April in Thailand is Songkran, the water festival – the beginning of the New Year. It is hot, very hot. High 30s with the occasional 40 thrown in to remind you that it is hot!
Songkran day is 13 April, however, the festivities extend for the best part of a week. Traffic is horrendous as millions return to their home village for the holiday. In 2019, 46 people died on the first day of the holiday break – seven days of danger.
I stayed in Kamcha-I for a week, two weeks before Songkran. It is a village in the Kamcha-I District, Mukdahan Province. Asian Highway 16 (Mukdahan to Khon Kaen) runs through the village. It is a very busy, though still very rural, Isaan focal point.
Along the Mekong River from Nong Khai to Chiang Khan
After moving to the Khon Kaen house we travelled north through Udon Thani to the river town of Nong Khai – location of the Friendship Bridge thats links Thailand with Laos across the Mekong River.
From there we headed west along the river on Route 211 – a fantastic drive dotted with villages, lined with banana and other trees, and the constant view of one of the world’s great rivers.
Wat Tham Sri Mong Kol and Din Phiang Cave
Not far up the road from the Skywalk is the Tham Sri Mong Kol temple and Din Phiang cave.
The passages in the cave are fairly tight and low so we didn’t enter.
The signage along the path leading to the Wat (temple) seems to change. What doesn’t change is the inability to translate accurately.
The carpark at the Wat and Cave is surrounded by bamboo.
Chiang Khan is a popular destination for Thai tourists. The focus is the traditional wooden, home style accommodation along the river. Chai Khong Road, parallel wth the river, is a walking street on Saturday night.
The symbol of Chiang Khan is the bicycle. Coupled with wooden houses and a very strong traditional of making offerings to monks on Sunday morning gives Chiang Khan has an ‘olde world’ atmosphere.
Phu Ruea National Park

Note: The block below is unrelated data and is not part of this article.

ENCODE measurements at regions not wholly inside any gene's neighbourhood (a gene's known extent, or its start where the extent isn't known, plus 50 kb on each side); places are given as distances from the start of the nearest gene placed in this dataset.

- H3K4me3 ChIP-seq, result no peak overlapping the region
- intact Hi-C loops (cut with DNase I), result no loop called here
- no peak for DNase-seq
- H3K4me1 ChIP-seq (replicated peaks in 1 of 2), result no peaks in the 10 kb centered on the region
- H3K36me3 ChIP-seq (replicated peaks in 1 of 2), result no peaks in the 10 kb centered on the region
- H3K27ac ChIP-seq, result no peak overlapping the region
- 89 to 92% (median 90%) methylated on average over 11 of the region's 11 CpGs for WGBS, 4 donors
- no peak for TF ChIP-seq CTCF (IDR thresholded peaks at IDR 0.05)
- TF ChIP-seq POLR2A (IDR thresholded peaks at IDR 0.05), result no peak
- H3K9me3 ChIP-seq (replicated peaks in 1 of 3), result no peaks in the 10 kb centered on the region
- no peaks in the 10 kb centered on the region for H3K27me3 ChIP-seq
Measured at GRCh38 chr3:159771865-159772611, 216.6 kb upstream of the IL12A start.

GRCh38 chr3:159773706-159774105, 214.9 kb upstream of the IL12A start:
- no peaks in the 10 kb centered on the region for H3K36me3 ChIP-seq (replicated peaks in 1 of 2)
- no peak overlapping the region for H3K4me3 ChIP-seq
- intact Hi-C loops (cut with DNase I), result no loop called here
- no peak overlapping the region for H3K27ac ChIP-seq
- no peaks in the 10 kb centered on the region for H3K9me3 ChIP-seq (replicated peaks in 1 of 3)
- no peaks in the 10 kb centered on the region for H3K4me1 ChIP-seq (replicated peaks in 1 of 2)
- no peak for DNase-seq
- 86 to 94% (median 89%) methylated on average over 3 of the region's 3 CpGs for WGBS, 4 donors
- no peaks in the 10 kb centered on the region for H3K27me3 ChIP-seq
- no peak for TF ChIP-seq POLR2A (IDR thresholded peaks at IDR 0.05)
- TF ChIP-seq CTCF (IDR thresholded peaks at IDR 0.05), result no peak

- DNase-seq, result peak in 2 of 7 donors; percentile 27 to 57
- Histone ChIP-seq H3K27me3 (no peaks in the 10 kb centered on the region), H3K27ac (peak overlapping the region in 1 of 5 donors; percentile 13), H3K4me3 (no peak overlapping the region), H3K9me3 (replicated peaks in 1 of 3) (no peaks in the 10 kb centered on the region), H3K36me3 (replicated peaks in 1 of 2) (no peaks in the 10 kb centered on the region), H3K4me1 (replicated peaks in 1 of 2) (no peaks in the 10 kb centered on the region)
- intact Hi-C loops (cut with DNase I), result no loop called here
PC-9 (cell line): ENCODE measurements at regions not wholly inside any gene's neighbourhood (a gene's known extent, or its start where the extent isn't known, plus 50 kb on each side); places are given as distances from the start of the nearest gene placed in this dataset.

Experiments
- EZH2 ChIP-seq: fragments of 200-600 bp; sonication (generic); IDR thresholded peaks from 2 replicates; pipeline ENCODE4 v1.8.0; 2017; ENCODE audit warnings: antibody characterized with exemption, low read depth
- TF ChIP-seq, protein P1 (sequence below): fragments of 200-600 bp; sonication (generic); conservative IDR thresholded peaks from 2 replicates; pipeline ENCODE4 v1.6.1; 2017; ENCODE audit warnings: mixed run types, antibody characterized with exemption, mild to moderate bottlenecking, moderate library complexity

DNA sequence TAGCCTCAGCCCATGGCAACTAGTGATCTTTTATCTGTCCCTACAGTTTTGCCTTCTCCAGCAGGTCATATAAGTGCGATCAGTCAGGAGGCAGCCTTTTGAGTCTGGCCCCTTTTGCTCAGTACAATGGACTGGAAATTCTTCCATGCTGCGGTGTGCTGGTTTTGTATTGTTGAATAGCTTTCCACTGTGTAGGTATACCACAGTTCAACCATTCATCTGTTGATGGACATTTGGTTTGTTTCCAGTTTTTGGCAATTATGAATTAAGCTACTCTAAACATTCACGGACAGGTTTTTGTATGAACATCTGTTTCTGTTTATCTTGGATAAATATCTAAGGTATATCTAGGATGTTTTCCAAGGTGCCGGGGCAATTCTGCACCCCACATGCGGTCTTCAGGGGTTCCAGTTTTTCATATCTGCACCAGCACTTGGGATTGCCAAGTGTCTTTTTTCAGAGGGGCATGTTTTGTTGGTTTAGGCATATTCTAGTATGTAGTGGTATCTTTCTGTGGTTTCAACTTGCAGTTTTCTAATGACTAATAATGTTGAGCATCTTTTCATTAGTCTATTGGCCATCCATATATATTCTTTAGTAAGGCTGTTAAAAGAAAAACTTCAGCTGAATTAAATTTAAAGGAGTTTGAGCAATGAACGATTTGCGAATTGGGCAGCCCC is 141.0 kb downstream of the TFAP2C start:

At 1365 meters above sea level the peak of Phu Ruea is regarded as the coldest location in Thailand. It is 40 kilometres west of Loei and 50 kilometres south-west of Chiang Khan..
It is a great drive up to the carpark near the summit. Narrow twisting, turning road only just wide enough for two vehicles.
South to Khao Kho
Route 21 is a great drive. From Khok Ngam to Na Sam the road winds it way through the mountains, weaving left and right on high speed sweeps, some tight, some not, all a thrill to drive.
Wat Phrathat Sonkaew
The loose translation for the name of this wat is ‘temple on a glass cliff’. It is situated on an 830m peak, a few hundred metres from the town of Kheam Son, on the main highway 12, in Khao Kor.
The main pagoda and surroundings buildings are reputed to be adorned with five million colourful mosaic tiles.
It has gained a reputation as a famous, ‘must visit’ temple for Thai Buddhists.
Pho Khun Pha Meung Bridge
Highway 12 from Petchabun to Khon Kaen winds through the mountains in Nam Nan National Park. Another great drive. The Pho Khun Pha Meung bridge is the tallest in Thailand.
Nam Phong National Park
The day after we returned to Khon Kaen we visited Nam Phong National Park, 35 km north-west of Khon Kaen. Cliff top viewpoints a short walk from the carpark at the summit offer great views over the huge Ubol Ratana Dam reservoir.
The drive to the summit is even better than Phu Ruea. Some motorcyclist arrived while we there. They didn’t even bother to take in the views. They just enthused about the ride up the mountain, jumped on their bikes and headed down the hill for another thrill ride.
There are series of 20 or so Interesting rocks 200-500 metres north-east of the carpark.
The park is named for the Nam Phong River, impounded by the dam.
South to Korat then Aranyaprathet
We forewent Khon Kaen’s Songkran celebrations in lieu of an early start for our adventure in the south.
As we headed south out of Khon Kaen there was a solid two lanes of traffic headed the opposite for 180 kilometres to Korat – and probably beyond. All heading home fo Songkran.